The days of having a junk folder full of Apple-made apps you don’t want is finally coming to an end.
It appears that Apple made its first steps toward allowing iPhone and iPad users to delete stock apps today by making them available to download via the App Store.
The company didn’t announce the changes during its WWDC keynote, but after installing the first beta build of iOS 10, developers have discovered that apps like Maps, Contacts, Stocks, and others can now be deleted.
AAPL stock fell to a new 52-week low last week, signaling its longest loss streak in 18 years, but portfolio managers aren’t close to throwing in the towel on Apple just yet. In fact, this could turn out to be the equivalent of a Black Friday sale for anyone wanting to get their hands on some massively undervalued stock!
“Things aren’t as bad as everybody thinks,” said Dan Morgan, senior portfolio manager at Synovus Trust, speaking on CNBC‘s “Squawk on the Street.” “[Apple has] a tremendous amount of room to grow.”
Did Jony Ive design iOS 7 in Microsoft Word to win a bet at the bar? Almost certainly not, but he could have. Every single one of the new iOS 7 icons — including the more intricate ones like Game Center, Maps, and Stocks — can be recreated almost perfectly in Word.
Vaclav Krejci demonstrates the whole process in the video below.
iOS 7 finally lets you put the Newsstand app in a folder. To some that alone is reason enough to celebrate, but there’s also an awesome little bug that lets you hide all of Apple’s other annoying default apps that take up screen real-estate – we’re looking at you Stocks.
For the hack to work, you have to set up one of your iPhone’s pages with a full screen of apps. You’ll also need one folder on that page, and you should place the app(s) that you want to hide in your dock. Once you’re ready, tap and hold on the app you want to disappear, then hit the homebutton twice to bring your app switcher, then go back your homescreen and you’ll notice the app you want to delete is abnormally large. Tap your extra folder on the screen while all the apps are jiggling, and then press your homebutton and viola! the app is gone.
The process sounds a little convoluted, but it’s actually very simple. To make things easier, our friend Dom from AppAdvice made the video tutorial above. Best of all though is that once you magic an app into oblivion you can still access it via the finder search.
AAPL shares rose 5.6% in value today after word came out that billionaire investor Carl Icahn thinks the company is ‘extremely undervalued.’ The stock was trading above $493 a share after 3PM ET today — a nice $26 jump up from the stock’s closing price on Monday.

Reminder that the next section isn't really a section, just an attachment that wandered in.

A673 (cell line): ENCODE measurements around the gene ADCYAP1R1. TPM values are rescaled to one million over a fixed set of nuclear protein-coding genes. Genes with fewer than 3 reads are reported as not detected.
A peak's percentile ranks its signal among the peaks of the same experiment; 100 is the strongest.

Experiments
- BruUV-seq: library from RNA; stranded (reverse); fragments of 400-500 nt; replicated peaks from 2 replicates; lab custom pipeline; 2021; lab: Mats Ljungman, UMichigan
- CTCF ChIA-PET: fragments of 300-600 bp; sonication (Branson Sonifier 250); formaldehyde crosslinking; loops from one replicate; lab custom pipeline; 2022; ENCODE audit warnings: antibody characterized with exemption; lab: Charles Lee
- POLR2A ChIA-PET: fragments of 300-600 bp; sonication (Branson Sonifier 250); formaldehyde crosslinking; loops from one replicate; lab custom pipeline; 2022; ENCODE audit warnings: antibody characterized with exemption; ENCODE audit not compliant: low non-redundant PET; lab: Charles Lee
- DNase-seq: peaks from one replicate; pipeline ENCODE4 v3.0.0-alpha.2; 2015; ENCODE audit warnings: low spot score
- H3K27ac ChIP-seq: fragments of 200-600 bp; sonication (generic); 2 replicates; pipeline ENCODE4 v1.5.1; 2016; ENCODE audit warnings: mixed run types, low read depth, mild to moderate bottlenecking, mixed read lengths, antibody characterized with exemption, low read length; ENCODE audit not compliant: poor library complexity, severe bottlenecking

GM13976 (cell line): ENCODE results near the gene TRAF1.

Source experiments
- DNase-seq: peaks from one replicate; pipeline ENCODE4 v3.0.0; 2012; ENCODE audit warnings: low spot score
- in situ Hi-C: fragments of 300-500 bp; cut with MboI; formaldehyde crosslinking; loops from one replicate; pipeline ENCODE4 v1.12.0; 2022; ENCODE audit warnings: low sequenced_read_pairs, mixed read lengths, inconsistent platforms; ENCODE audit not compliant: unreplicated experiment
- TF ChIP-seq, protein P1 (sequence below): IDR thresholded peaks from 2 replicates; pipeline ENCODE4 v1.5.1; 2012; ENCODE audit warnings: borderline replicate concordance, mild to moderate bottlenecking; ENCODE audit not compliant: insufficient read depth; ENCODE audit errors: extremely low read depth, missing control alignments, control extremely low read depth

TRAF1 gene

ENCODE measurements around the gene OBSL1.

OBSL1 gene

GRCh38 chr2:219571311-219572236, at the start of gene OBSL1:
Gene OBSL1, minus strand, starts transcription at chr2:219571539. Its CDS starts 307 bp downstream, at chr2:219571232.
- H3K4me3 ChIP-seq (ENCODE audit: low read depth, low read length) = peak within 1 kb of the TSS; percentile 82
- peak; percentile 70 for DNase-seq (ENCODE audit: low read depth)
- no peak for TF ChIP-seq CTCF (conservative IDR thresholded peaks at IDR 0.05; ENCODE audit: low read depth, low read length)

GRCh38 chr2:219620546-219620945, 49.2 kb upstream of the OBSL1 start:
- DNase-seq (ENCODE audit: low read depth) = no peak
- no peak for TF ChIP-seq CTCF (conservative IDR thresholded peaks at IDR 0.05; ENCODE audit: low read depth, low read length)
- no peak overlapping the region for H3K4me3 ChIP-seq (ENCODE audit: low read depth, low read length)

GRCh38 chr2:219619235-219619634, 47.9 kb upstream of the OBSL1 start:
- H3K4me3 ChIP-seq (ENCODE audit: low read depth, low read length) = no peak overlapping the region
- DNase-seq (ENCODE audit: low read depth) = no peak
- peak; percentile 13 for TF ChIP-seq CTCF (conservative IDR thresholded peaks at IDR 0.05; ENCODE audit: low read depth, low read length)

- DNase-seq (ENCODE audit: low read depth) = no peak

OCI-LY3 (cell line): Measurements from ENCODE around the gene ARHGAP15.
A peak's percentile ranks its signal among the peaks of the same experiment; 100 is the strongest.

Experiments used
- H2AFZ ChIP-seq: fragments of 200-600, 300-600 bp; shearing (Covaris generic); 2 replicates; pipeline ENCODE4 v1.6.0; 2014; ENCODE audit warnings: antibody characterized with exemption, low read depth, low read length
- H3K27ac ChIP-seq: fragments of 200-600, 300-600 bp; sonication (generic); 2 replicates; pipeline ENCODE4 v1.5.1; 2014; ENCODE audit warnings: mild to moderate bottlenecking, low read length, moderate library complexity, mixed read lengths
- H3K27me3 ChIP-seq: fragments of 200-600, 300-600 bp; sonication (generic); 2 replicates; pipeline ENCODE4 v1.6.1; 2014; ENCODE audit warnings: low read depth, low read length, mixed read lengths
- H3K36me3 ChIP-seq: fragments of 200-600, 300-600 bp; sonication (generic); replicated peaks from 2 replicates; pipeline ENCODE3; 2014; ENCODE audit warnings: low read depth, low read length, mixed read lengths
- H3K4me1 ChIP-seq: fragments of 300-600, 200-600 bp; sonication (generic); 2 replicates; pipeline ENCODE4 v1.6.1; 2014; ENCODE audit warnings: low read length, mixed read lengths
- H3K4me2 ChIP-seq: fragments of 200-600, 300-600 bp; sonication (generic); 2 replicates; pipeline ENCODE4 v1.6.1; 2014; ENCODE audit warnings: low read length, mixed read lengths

Icahn revealed on Twitter that he spoke briefly with Tim Cook today about the company’s future and that he’s decided to make a large position with Apple:
Apple shares took a tumble today, with a over six percent loss, making this the largest stock drop in a single day, making it the biggest one in four years. Analysts and other investors are blaming the sell-off and resulting stock price drop on many factors, including a recent forecast by an influential firm that Google’s Android operating system continues to gain ground, as well as unconfirmed reports that at least one stock-clearing house has been raising margin requirements on trades in Apple stock.
While most of Apple’s stock iOS apps are pretty handy, there are a few that the large majority of us probably never open. I’m talking about apps like Stocks, Voice Memos, and Weather (which always seems to be inaccurate in the U.K.). Unfortunately, the Cupertino company doesn’t allow us to remove these, so the only way to do it was to jailbreak. Until now.
Thanks to a nifty new web app, you can temporarily remove stock iOS icons from your device without jailbreaking. Here’s how.
In the 1994 Oscar-winning movie Forrest Gump, there’s a short scene in which Tom Hanks’s character opens a letter of thanks from Apple after his former military colleague and business partner Lieutenant Dan invested some of the profits from the Bubba Gump Shrimp Company in “some kind of fruit company.”
If Gump was real and if he was still clinging on to his investment today, he could have a staggering 12 million shares in the Cupertino company, worth around $7 billion.